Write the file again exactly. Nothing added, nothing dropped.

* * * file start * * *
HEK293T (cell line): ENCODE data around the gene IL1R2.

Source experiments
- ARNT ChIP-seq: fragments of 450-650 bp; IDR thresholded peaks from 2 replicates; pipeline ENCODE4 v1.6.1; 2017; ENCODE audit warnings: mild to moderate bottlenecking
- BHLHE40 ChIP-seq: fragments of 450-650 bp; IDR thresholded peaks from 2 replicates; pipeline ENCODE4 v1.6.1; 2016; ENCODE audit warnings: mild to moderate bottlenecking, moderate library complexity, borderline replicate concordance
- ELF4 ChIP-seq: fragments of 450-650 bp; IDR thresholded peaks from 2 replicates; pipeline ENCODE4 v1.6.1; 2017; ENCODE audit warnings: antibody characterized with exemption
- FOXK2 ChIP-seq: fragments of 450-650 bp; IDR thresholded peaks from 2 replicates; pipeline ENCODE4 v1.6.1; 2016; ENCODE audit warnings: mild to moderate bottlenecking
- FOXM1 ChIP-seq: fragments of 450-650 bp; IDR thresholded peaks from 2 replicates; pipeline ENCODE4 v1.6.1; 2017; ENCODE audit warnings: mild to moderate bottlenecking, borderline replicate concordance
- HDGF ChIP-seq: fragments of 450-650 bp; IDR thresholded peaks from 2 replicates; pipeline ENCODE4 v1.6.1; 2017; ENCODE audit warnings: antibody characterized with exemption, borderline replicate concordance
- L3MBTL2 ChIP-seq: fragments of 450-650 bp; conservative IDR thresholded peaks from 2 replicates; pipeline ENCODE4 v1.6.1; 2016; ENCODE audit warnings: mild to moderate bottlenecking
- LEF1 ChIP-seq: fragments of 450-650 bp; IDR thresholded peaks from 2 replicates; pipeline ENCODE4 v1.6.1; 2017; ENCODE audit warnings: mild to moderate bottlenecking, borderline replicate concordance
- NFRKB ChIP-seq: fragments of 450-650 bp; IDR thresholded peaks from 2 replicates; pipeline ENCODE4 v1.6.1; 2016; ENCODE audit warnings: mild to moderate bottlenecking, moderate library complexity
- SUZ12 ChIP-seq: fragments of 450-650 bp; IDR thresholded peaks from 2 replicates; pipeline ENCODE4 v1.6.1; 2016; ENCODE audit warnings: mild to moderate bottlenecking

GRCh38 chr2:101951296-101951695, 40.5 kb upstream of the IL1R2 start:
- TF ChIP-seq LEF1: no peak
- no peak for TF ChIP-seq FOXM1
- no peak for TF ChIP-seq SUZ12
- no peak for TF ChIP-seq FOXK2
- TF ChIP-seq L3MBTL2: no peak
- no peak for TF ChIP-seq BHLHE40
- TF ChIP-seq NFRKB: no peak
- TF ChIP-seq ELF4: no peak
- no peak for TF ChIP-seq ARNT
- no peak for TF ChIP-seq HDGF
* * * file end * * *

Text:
HEK293T (cell line): ENCODE data around the gene IL1R2.

Source experiments
- ARNT ChIP-seq: fragments of 450-650 bp; IDR thresholded peaks from 2 replicates; pipeline ENCODE4 v1.6.1; 2017; ENCODE audit warnings: mild to moderate bottlenecking
- BHLHE40 ChIP-seq: fragments of 450-650 bp; IDR thresholded peaks from 2 replicates; pipeline ENCODE4 v1.6.1; 2016; ENCODE audit warnings: mild to moderate bottlenecking, moderate library complexity, borderline replicate concordance
- ELF4 ChIP-seq: fragments of 450-650 bp; IDR thresholded peaks from 2 replicates; pipeline ENCODE4 v1.6.1; 2017; ENCODE audit warnings: antibody characterized with exemption
- FOXK2 ChIP-seq: fragments of 450-650 bp; IDR thresholded peaks from 2 replicates; pipeline ENCODE4 v1.6.1; 2016; ENCODE audit warnings: mild to moderate bottlenecking
- FOXM1 ChIP-seq: fragments of 450-650 bp; IDR thresholded peaks from 2 replicates; pipeline ENCODE4 v1.6.1; 2017; ENCODE audit warnings: mild to moderate bottlenecking, borderline replicate concordance
- HDGF ChIP-seq: fragments of 450-650 bp; IDR thresholded peaks from 2 replicates; pipeline ENCODE4 v1.6.1; 2017; ENCODE audit warnings: antibody characterized with exemption, borderline replicate concordance
- L3MBTL2 ChIP-seq: fragments of 450-650 bp; conservative IDR thresholded peaks from 2 replicates; pipeline ENCODE4 v1.6.1; 2016; ENCODE audit warnings: mild to moderate bottlenecking
- LEF1 ChIP-seq: fragments of 450-650 bp; IDR thresholded peaks from 2 replicates; pipeline ENCODE4 v1.6.1; 2017; ENCODE audit warnings: mild to moderate bottlenecking, borderline replicate concordance
- NFRKB ChIP-seq: fragments of 450-650 bp; IDR thresholded peaks from 2 replicates; pipeline ENCODE4 v1.6.1; 2016; ENCODE audit warnings: mild to moderate bottlenecking, moderate library complexity
- SUZ12 ChIP-seq: fragments of 450-650 bp; IDR thresholded peaks from 2 replicates; pipeline ENCODE4 v1.6.1; 2016; ENCODE audit warnings: mild to moderate bottlenecking

GRCh38 chr2:101951296-101951695, 40.5 kb upstream of the IL1R2 start:
- TF ChIP-seq LEF1: no peak
- no peak for TF ChIP-seq FOXM1
- no peak for TF ChIP-seq SUZ12
- no peak for TF ChIP-seq FOXK2
- TF ChIP-seq L3MBTL2: no peak
- no peak for TF ChIP-seq BHLHE40
- TF ChIP-seq NFRKB: no peak
- TF ChIP-seq ELF4: no peak
- no peak for TF ChIP-seq ARNT
- no peak for TF ChIP-seq HDGF